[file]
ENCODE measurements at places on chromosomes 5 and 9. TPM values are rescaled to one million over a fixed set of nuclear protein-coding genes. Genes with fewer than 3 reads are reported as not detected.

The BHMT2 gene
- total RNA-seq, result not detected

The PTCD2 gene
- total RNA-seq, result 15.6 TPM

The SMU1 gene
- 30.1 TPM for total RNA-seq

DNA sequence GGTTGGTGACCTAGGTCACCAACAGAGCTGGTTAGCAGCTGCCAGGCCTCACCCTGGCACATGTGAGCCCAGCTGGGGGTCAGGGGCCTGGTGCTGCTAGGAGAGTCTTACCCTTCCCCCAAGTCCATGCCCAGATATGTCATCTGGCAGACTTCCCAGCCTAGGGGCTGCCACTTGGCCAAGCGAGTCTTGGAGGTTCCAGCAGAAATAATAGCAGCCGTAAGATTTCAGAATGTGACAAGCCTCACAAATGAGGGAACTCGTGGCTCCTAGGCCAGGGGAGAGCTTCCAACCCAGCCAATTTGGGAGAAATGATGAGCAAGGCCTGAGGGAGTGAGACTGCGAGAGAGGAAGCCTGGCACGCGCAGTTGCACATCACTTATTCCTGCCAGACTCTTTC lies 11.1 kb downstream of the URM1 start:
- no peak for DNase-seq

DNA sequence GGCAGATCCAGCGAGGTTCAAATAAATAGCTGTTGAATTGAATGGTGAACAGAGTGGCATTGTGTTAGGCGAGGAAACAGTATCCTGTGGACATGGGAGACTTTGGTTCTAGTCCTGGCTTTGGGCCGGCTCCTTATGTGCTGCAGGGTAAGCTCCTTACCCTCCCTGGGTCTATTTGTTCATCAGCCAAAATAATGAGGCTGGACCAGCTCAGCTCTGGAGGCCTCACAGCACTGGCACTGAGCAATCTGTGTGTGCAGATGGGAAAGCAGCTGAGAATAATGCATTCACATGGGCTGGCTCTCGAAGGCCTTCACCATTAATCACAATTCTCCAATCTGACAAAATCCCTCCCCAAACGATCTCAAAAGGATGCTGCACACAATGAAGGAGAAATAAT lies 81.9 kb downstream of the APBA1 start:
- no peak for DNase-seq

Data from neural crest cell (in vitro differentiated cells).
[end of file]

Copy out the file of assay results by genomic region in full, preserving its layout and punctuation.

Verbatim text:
ENCODE measurements at places on chromosomes 5 and 9. TPM values are rescaled to one million over a fixed set of nuclear protein-coding genes. Genes with fewer than 3 reads are reported as not detected.

The BHMT2 gene
- total RNA-seq, result not detected

The PTCD2 gene
- total RNA-seq, result 15.6 TPM

The SMU1 gene
- 30.1 TPM for total RNA-seq

DNA sequence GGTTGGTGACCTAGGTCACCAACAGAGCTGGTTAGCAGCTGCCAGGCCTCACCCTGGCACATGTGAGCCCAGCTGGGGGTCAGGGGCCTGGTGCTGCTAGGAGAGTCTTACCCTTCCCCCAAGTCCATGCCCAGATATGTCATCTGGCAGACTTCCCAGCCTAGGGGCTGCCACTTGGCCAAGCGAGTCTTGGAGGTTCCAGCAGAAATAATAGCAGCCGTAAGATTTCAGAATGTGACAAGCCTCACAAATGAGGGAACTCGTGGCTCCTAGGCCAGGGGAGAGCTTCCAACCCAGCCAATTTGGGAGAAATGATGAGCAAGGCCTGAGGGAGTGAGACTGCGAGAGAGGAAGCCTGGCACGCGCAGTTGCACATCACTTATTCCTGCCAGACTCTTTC lies 11.1 kb downstream of the URM1 start:
- no peak for DNase-seq

DNA sequence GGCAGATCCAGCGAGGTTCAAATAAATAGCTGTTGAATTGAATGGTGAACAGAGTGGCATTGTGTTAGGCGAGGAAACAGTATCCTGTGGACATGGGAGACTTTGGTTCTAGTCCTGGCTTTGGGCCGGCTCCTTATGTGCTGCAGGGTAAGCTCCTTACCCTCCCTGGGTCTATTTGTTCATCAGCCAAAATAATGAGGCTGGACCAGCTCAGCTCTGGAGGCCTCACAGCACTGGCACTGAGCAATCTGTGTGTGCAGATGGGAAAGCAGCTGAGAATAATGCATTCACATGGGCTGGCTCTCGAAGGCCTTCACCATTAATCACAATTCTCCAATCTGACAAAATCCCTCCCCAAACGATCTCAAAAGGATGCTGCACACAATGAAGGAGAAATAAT lies 81.9 kb downstream of the APBA1 start:
- no peak for DNase-seq

Data from neural crest cell (in vitro differentiated cells).